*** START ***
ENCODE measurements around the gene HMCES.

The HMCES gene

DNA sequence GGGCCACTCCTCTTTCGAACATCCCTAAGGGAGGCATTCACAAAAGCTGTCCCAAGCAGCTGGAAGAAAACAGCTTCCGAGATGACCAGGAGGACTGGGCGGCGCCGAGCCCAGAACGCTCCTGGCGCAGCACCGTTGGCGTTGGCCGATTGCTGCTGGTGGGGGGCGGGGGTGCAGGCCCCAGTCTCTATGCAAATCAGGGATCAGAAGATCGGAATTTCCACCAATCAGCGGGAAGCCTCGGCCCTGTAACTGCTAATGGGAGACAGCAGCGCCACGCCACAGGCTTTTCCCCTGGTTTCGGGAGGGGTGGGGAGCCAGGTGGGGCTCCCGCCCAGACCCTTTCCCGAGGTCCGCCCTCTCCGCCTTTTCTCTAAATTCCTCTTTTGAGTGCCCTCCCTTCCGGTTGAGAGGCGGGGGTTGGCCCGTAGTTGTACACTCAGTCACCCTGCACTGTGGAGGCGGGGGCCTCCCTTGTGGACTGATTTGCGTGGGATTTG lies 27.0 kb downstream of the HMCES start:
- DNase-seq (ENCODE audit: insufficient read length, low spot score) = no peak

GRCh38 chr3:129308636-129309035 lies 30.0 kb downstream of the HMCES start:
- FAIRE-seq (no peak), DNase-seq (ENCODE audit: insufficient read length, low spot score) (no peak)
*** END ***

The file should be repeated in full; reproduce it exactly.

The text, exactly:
ENCODE measurements around the gene HMCES.

The HMCES gene

DNA sequence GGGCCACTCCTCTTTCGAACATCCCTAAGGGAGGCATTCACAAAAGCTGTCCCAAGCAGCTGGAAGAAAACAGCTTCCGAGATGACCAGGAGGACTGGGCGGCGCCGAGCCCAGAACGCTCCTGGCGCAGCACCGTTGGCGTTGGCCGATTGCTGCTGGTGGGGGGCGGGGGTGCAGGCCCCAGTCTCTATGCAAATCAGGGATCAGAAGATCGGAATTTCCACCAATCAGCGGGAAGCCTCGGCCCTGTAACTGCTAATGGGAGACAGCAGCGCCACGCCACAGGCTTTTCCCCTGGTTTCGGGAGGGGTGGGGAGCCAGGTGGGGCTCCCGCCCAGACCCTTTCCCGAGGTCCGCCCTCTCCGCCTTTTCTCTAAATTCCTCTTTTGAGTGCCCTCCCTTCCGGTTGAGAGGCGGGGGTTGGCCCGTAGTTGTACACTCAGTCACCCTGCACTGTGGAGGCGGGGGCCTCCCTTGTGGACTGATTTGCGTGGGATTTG lies 27.0 kb downstream of the HMCES start:
- DNase-seq (ENCODE audit: insufficient read length, low spot score) = no peak

GRCh38 chr3:129308636-129309035 lies 30.0 kb downstream of the HMCES start:
- FAIRE-seq (no peak), DNase-seq (ENCODE audit: insufficient read length, low spot score) (no peak)